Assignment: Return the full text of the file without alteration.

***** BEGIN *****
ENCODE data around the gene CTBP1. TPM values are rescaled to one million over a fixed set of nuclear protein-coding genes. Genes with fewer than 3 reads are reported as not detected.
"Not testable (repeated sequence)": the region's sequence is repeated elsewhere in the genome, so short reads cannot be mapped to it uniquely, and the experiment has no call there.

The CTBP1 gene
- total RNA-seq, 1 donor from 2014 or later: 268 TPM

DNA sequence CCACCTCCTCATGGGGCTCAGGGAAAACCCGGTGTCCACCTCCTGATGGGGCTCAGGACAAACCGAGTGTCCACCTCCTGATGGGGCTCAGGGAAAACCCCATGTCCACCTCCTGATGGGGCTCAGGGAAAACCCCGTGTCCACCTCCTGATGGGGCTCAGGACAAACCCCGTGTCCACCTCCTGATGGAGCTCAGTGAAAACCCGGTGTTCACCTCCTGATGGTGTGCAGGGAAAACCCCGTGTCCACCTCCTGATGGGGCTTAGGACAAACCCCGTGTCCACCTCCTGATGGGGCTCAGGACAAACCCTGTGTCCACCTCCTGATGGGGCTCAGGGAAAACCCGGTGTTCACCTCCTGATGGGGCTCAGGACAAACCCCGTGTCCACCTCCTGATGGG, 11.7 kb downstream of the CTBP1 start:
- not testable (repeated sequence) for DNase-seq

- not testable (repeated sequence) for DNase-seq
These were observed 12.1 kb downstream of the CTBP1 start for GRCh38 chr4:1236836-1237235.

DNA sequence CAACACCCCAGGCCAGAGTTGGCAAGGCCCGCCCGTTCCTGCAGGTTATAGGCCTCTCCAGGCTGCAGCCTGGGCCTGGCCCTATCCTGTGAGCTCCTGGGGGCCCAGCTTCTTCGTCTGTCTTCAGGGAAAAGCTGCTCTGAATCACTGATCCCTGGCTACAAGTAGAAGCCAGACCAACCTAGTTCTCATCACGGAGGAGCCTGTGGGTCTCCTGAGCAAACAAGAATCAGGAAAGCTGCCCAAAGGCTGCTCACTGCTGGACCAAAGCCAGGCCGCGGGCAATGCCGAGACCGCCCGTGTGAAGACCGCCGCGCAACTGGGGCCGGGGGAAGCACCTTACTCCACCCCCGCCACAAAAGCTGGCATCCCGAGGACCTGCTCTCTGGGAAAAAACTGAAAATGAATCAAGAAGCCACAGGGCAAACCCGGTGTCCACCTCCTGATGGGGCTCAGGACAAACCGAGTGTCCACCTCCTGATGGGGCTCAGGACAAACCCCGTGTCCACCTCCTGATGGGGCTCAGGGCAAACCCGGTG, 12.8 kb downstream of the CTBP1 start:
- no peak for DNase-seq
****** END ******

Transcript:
ENCODE data around the gene CTBP1. TPM values are rescaled to one million over a fixed set of nuclear protein-coding genes. Genes with fewer than 3 reads are reported as not detected.
"Not testable (repeated sequence)": the region's sequence is repeated elsewhere in the genome, so short reads cannot be mapped to it uniquely, and the experiment has no call there.

The CTBP1 gene
- total RNA-seq, 1 donor from 2014 or later: 268 TPM

DNA sequence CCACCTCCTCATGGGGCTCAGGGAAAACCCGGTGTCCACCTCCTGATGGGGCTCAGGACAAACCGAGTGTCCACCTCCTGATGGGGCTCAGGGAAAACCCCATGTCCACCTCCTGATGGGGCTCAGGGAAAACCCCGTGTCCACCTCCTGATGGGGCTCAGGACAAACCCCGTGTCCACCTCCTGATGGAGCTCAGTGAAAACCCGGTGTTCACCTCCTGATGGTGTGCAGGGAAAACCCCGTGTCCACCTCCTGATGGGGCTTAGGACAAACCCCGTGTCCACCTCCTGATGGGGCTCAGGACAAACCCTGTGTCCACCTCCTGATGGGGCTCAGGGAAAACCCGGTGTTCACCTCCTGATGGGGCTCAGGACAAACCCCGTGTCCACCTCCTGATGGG, 11.7 kb downstream of the CTBP1 start:
- not testable (repeated sequence) for DNase-seq

- not testable (repeated sequence) for DNase-seq
These were observed 12.1 kb downstream of the CTBP1 start for GRCh38 chr4:1236836-1237235.

DNA sequence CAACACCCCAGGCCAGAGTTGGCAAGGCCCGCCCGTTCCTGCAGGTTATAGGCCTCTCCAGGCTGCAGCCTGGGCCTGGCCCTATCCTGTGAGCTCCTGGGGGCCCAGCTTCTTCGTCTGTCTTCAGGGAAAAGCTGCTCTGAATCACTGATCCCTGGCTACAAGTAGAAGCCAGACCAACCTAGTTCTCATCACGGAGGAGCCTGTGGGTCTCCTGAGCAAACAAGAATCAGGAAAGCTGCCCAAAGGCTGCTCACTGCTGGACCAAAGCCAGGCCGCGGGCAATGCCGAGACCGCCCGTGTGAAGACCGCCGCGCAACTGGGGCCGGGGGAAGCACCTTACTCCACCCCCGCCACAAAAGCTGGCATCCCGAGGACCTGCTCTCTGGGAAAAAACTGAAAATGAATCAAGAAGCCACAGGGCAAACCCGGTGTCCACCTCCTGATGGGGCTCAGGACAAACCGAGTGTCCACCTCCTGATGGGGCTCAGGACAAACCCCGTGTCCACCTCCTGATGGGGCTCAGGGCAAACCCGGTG, 12.8 kb downstream of the CTBP1 start:
- no peak for DNase-seq